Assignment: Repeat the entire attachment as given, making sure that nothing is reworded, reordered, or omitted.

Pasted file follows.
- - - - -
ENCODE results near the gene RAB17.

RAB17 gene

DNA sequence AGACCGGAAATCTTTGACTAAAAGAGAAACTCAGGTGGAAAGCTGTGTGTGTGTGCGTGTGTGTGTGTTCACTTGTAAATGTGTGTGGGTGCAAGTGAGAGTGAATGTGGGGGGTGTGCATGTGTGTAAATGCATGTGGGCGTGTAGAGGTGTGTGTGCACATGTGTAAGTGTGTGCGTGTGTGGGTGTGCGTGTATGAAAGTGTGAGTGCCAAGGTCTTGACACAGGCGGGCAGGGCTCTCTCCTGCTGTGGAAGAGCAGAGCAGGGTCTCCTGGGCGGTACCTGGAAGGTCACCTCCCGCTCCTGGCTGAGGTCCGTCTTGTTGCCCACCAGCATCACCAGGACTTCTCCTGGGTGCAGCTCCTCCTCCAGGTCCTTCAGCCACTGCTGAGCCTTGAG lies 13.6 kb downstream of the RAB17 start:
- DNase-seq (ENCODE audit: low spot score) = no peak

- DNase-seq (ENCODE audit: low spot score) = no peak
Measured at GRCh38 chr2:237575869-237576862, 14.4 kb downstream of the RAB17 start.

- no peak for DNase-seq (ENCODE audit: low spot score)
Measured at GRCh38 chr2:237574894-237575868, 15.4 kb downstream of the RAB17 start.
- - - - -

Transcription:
ENCODE results near the gene RAB17.

RAB17 gene

DNA sequence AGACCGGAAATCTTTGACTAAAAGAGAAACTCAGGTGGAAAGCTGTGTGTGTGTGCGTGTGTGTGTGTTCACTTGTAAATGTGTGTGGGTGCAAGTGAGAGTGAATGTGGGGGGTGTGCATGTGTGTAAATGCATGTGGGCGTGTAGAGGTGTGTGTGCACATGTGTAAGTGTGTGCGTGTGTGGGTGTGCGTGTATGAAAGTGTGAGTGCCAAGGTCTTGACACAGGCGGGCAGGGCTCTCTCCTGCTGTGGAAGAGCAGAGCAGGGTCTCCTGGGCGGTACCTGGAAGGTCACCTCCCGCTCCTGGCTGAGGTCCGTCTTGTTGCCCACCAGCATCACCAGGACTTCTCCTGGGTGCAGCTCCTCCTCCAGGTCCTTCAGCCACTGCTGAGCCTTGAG lies 13.6 kb downstream of the RAB17 start:
- DNase-seq (ENCODE audit: low spot score) = no peak

- DNase-seq (ENCODE audit: low spot score) = no peak
Measured at GRCh38 chr2:237575869-237576862, 14.4 kb downstream of the RAB17 start.

- no peak for DNase-seq (ENCODE audit: low spot score)
Measured at GRCh38 chr2:237574894-237575868, 15.4 kb downstream of the RAB17 start.